We Are Imitators

Text: Ephesians 5:1-17

The best actors on stage and screen accomplish something remarkable. Those actors so portray a character that those of us in the audience no longer separate the character from the actor. Such actors manage to inhabit their character thoroughly. Their mannerisms, facial expressions, speech affect, and the movement of their eyes all come out of the nature of the character in the story that is being told.

Some actors work very diligently to accomplish this task. They spend weeks or months – sometimes even years – researching the character. They may live in the same city, take temporary work in the same trade, eat the same kinds of food, and so on so that they might fully understand and comprehend what makes the character think and tick. The most convincing actors make us forget that there is any acting going on. They make us believe that the actor is himself or herself the character, the persona that they are taking on. We forget that there is someone else under the facade of makeup and costume who will take off the personality they are wearing and once again become their former self when the cameras are turned off or the stage lights are finally dimmed.

This is what actors do. They imitate someone else. For actors, they are imitating a personality in a story, whether that story is a work of fiction or whether it is based on fact. They take on their role temporarily, and they take on that role for the sake of our entertainment – or at least the entertainment of someone.

Here in Ephesians 5, Paul commands us to be imitators. However, he is not telling us to  become actors whose purpose is to temporarily take on another persona in order to merely entertain someone else for a matter of minutes or hours. Such is not our work of imitation as believers. This imitation goes much further.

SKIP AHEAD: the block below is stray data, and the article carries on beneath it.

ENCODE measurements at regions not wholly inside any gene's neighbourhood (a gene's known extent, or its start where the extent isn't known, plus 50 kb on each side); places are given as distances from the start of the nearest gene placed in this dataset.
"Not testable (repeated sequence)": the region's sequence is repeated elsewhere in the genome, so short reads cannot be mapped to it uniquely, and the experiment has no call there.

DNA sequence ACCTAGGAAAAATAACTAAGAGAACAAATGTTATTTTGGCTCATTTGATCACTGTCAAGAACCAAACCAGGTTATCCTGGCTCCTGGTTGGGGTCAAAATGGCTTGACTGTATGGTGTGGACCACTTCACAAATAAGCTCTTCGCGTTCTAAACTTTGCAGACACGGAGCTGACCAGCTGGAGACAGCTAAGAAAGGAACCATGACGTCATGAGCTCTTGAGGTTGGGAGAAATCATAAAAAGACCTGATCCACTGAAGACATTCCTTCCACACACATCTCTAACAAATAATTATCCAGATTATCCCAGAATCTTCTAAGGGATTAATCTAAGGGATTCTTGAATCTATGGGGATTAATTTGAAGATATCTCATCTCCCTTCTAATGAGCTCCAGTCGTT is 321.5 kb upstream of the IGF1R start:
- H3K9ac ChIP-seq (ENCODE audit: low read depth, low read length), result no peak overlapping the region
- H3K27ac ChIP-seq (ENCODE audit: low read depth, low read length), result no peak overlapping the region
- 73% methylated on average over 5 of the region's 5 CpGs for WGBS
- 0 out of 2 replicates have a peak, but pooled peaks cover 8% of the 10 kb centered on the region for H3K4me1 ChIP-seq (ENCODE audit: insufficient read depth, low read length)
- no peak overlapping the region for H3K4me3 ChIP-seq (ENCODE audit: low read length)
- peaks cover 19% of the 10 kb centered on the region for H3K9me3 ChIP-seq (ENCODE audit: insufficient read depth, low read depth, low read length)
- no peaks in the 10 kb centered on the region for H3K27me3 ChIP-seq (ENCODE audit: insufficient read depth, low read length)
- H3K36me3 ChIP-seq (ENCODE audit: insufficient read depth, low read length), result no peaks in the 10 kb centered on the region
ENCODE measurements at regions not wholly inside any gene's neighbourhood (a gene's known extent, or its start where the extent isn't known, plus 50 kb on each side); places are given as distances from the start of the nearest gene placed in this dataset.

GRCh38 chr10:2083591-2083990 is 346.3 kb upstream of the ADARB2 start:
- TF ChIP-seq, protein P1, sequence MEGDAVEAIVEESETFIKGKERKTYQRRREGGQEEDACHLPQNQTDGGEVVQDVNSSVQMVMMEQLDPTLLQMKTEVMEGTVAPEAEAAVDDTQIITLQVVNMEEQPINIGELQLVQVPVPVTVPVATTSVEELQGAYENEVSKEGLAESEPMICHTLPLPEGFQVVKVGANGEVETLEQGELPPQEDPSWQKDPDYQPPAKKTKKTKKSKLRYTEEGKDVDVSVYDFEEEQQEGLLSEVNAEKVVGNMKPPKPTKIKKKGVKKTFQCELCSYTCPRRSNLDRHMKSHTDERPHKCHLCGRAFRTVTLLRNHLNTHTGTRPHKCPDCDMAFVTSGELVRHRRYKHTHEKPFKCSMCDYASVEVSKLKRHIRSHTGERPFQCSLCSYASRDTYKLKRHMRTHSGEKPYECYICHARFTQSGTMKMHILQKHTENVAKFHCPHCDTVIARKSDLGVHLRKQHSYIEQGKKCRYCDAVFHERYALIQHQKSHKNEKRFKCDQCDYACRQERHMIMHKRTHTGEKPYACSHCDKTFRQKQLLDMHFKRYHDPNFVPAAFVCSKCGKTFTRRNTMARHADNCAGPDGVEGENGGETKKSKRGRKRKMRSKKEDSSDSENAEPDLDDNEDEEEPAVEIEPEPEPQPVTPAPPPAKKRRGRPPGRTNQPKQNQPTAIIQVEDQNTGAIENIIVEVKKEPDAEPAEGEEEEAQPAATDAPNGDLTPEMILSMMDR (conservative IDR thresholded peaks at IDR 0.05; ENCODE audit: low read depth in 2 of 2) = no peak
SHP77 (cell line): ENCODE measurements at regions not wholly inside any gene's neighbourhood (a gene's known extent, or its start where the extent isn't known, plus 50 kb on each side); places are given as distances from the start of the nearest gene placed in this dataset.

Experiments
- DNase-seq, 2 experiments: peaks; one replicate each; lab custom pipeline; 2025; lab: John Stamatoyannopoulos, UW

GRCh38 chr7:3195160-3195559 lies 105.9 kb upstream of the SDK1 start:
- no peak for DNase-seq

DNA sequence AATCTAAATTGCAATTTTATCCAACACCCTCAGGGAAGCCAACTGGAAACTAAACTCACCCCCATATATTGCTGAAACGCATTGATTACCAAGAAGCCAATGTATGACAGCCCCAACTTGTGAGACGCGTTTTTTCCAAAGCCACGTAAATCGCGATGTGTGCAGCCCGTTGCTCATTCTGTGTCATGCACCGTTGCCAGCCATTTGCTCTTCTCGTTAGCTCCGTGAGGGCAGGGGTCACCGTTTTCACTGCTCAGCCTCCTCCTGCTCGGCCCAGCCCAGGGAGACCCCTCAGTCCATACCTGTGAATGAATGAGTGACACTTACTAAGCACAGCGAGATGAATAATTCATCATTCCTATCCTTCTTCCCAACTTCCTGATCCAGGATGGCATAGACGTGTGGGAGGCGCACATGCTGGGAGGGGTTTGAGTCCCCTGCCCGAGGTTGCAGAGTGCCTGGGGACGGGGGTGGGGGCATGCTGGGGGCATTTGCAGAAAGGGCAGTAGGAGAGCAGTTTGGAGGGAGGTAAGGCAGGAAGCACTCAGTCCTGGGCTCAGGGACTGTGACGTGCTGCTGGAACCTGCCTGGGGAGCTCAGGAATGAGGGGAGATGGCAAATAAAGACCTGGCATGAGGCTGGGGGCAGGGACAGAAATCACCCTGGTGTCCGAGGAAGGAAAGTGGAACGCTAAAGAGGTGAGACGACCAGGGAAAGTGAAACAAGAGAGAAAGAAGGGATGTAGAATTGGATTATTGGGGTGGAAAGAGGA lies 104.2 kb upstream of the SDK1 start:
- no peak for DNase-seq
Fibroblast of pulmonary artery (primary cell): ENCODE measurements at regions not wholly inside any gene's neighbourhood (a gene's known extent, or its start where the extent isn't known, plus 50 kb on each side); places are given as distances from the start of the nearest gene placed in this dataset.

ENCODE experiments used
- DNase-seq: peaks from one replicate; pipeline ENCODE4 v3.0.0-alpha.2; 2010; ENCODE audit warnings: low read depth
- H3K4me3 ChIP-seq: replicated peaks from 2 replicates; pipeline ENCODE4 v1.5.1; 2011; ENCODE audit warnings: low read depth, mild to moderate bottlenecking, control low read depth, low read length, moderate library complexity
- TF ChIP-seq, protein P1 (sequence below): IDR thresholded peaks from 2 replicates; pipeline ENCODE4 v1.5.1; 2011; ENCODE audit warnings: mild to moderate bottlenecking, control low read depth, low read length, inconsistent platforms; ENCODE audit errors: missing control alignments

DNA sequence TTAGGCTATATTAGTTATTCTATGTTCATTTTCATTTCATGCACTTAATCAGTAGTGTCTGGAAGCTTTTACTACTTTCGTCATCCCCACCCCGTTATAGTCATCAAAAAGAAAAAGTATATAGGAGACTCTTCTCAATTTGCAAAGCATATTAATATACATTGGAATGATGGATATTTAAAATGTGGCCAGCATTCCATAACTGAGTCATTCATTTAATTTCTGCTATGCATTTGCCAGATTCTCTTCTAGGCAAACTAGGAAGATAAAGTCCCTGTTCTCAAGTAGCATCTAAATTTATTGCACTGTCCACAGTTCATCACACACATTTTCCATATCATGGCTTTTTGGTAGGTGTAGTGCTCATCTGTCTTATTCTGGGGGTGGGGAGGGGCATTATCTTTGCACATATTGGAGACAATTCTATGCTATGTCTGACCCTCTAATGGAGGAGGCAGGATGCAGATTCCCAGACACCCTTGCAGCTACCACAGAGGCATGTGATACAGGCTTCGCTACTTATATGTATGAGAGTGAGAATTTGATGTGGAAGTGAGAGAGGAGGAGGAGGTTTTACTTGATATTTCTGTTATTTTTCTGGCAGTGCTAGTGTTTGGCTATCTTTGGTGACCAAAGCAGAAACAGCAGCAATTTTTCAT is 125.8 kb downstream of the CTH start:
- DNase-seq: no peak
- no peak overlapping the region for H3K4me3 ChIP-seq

Charles Colton, an early nineteenth century cleric, writer, and eccentric coined a number of phrases. Perhaps his best known phrase says, “Imitation is the sincerest of flattery.” We often quote it as “Imitation is the sincerest ‘form’ of flattery,” but that is not how Colton coined it. What do we mean by saying that “Imitation is the sincerest of flattery?” Flattery is the work of praising and building up someone else, often for selfish reasons. So what would sincere flattery be? Sincere flattery is that work of praising someone else because we truly believe that they are worthy of such praise.

What makes imitation the sincerest of flattery? Like an actor playing a role, imitation involves transforming ourselves into something else that we are not. When we imitate someone else (without a Hollywood actor’s paycheck for doing so), we transform ourselves into who they are. We dress like them. We talk like them. We act like them. If we do it long enough, we eventually start to think like them. To make ourselves into someone else is the highest way we can praise somebody. We say, in effect, your life is so amazing that I want it for myself, so I’m going to copy you.

In Ephesians 5, Paul tells us to transform ourselves into someone else. Someone else who is so worthy of our time and attention, we do ourselves well by becoming like them. Not temporarily, like an actor, but literally completely changing our lives into a new way in order to be a copy of this one whom we are portraying. Be imitators, Paul says. But don’t be imitators of just anyone. Don’t just pick a really good and inspiring person from history or fiction to copy. Certainly, there are some really great choices there. But aim higher, Paul says. Imitate God. Imitate God in the same way that children imitate their parents.

Any of us who have been parents know the mystical ability of children to ignore the things we try to teach them over and over again while copying phrases and actions we say in one fleeting moment of uninhibited weakness. Somehow, children fail to learn to put their laundry in a basket, but they’ll repeat a curse word they overheard us say once over and over again. They tend to do so at the most inopportune moments – family gatherings, church services, or the middle of the grocery store or other crowded venue. The truth is that children are most adept at copying what we do, not what we merely tell them to do. They imitate what they see and thus become themselves what we already are. They copy us and in the copying of us, they become what we are – with all of our beauty and all of our worst warts.